House Plants That Can Handle Darker Spaces

It’s a well-known fact that plants need the energy from sunlight to grow. But that doesn’t mean that all plants necessarily need to bask in the light at all hours of the day in order to survive and thrive. In fact, there are plenty of houseplants out there that do extremely well in low-light conditions, making them the perfect choice for darker areas in the house.

If you’re looking for the ideal houseplant for your home but are concerned about the limited amount of light they may get, consider any one of the following.

Aspidistra Elatior (Cast Iron Plant)

This lovely plant has been used in indoor spaces for centuries, with its pretty emerald leaves bringing plenty of natural color to a space. Cast iron plants are very hearty and are able to thrive without much attention. They don’t need too much light to grow and sustain, though they do require slightly moist soil to keep its leaves bright and strong.

Epipremnum Aureum (Pothos)

Not only does the pothos plant not require much light at all to survive, it actually doesn’t do well at all in direct sunlight, making this houseplant ideal for spaces with low light. It comes in a few different varieties, including dark green, blue-green, white-and-green, yellow-and-green, and even speckled silver bicolor patterns. All that’s required to care for this houseplant is watering when the soil gets dry and some occasional pruning.

Sansevieria Trifasciata (Snake Plant)

Not necessarily the most pleasant name for an indoor plant, but the “snake plant” is quite attractive with its long, dark-green foliage framed with yellow trim. This plant does well in just about every environment, so there’s really not very much you can do to it that will cause it to wilt, except for overwatering it. 

Rhapis Excelsa (Lady Palm)

Appropriately named, the lady plant gives off an air of opulence and can really bring out the best in a space. The clusters of palm-like leaves make it look as if green fireworks are going off in the planter. While expensive, lady palms can last a lifetime if cared for appropriately and repotted once in a while as the roots require. This plant is able to do quite well in low-light conditions, requiring just some most soil and proper feedings.

Philodendron Hederaceum (Heartleaf Philodendron)

You’d be hard-pressed not to find one of these plants in one of your neighbors’ homes, as they’re arguably one of the most common houseplants around. The heartleaf philodendron is perfect for darker spaces and grows quickly regardless of how much light it gets. This plant comes in a couple of varieties, including green-and-gold and deep purple foliage. The only thing this plant needs to survive is some watering when the soil starts to dry out and pruning of leaves once they start turning yellow.

Spathiphyllum (Peace Lily)

The peace lily might be tough to bloom, but it’s certainly easy to grow in low-light conditions. The only thing you’d need to do to keep this plant healthy is change the potting mix occasionally to prevent the leaves from browning.

Zamioculcas Zamiifolia (ZZ Plant)

If you’re looking for the perfect plant to add some natural elements to a space that’s got few windows and nothing more than artificial lighting, the ZZ plant is your best bet. This plant also does very well without being watered very often, making it a very hearty plant if you don’t necessarily have a green thumb.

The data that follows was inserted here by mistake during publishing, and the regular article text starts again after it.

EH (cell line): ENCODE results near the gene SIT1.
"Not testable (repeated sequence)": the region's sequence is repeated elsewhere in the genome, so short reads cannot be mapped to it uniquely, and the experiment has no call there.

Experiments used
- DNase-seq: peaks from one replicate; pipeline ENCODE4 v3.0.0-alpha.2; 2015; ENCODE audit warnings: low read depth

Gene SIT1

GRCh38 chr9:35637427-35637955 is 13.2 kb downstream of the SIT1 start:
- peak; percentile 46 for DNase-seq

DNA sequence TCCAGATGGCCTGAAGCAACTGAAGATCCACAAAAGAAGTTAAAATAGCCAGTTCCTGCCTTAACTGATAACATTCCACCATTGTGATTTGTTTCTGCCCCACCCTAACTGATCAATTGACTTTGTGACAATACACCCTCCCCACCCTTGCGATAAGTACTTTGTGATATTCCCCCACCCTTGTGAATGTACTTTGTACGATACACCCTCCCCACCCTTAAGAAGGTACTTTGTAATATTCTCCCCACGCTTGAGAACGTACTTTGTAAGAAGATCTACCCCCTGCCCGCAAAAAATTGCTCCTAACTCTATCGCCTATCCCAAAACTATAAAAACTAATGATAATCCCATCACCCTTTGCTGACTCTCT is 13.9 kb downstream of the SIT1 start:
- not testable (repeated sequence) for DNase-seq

Chamaedorea Elegans (Parlor Palm)

The parlor palm does extremely well with a minimal amount of light. This slow-growing plant features striking long emerald leaves and grows up to about 4 feet in height, making a statement piece in any space. Just water it once in a while and spray the leaves with mist in particularly dry times of the year to keep its foliage vibrant.

Nephrolepis Exaltata (Boston Fern)

The Boston fern is the quintessential houseplant that can be found in just about any typical indoor space to add some beautiful greenery. These types of plants do great in areas that receive very little light, both inside and outdoors. Just make sure they’re kept away from drafty spots and air ducts.

Dracaena Fragrans (Corn Plant)

This houseplant was named according to its appearance, with leaves that look very similar to corn plants. Even in low light, the corn plant can grow up to a majestic 6 feet in height.

Aglaonema (Chinese Evergreen)

The Chinese evergreen has become increasingly popular among homeowners and those who wish to breathe some life into their office space thanks to the plant’s vibrant fuschia-and-green foliage. Not only is it gorgeous to look at, it thrives in dark areas without having to be watered very often.

Syngonium Podophyllum (Arrowhead Vine)

Low-light conditions are no match for the arrowhead vine, which does very well in the darkest corner. The leaves come in several lovely shades, including bold green, copper, and some with a mix of colors. As the plant ages, it develops a vine that makes them perfect for planting at the foot of walls or even in hanging baskets. Only when the soil feels dry does it need to be watered.

The Bottom Line

Not every room in the house will necessarily be blessed with oversized windows that ooze in natural sunlight all the time. Luckily, there are several types of houseplants that do quite well in spaces that are lacking in light. While no houseplant loves complete darkness, these indoor plants do pretty well with whatever limited light they can get.